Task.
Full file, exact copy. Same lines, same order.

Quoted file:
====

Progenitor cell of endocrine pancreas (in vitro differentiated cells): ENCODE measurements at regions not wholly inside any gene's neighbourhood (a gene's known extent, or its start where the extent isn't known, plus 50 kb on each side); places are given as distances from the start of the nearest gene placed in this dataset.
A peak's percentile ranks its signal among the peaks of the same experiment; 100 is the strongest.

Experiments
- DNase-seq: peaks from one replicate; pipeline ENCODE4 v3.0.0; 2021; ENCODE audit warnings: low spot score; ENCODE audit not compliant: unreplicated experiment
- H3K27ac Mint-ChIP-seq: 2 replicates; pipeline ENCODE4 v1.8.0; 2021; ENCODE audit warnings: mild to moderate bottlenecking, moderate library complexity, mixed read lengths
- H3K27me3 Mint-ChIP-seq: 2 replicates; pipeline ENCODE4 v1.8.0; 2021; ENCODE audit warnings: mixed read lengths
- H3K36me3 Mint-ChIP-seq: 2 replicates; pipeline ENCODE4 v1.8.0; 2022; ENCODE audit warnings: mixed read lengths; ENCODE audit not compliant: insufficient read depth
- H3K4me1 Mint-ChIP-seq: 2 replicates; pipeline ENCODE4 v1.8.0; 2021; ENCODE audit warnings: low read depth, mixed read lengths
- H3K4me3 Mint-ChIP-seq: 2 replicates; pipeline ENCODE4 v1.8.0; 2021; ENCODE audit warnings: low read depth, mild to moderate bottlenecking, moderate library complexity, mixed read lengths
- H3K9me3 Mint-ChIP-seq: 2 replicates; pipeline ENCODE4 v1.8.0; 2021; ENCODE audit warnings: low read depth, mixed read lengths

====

Progenitor cell of endocrine pancreas (in vitro differentiated cells): ENCODE measurements at regions not wholly inside any gene's neighbourhood (a gene's known extent, or its start where the extent isn't known, plus 50 kb on each side); places are given as distances from the start of the nearest gene placed in this dataset.
A peak's percentile ranks its signal among the peaks of the same experiment; 100 is the strongest.

Experiments
- DNase-seq: peaks from one replicate; pipeline ENCODE4 v3.0.0; 2021; ENCODE audit warnings: low spot score; ENCODE audit not compliant: unreplicated experiment
- H3K27ac Mint-ChIP-seq: 2 replicates; pipeline ENCODE4 v1.8.0; 2021; ENCODE audit warnings: mild to moderate bottlenecking, moderate library complexity, mixed read lengths
- H3K27me3 Mint-ChIP-seq: 2 replicates; pipeline ENCODE4 v1.8.0; 2021; ENCODE audit warnings: mixed read lengths
- H3K36me3 Mint-ChIP-seq: 2 replicates; pipeline ENCODE4 v1.8.0; 2022; ENCODE audit warnings: mixed read lengths; ENCODE audit not compliant: insufficient read depth
- H3K4me1 Mint-ChIP-seq: 2 replicates; pipeline ENCODE4 v1.8.0; 2021; ENCODE audit warnings: low read depth, mixed read lengths
- H3K4me3 Mint-ChIP-seq: 2 replicates; pipeline ENCODE4 v1.8.0; 2021; ENCODE audit warnings: low read depth, mild to moderate bottlenecking, moderate library complexity, mixed read lengths
- H3K9me3 Mint-ChIP-seq: 2 replicates; pipeline ENCODE4 v1.8.0; 2021; ENCODE audit warnings: low read depth, mixed read lengths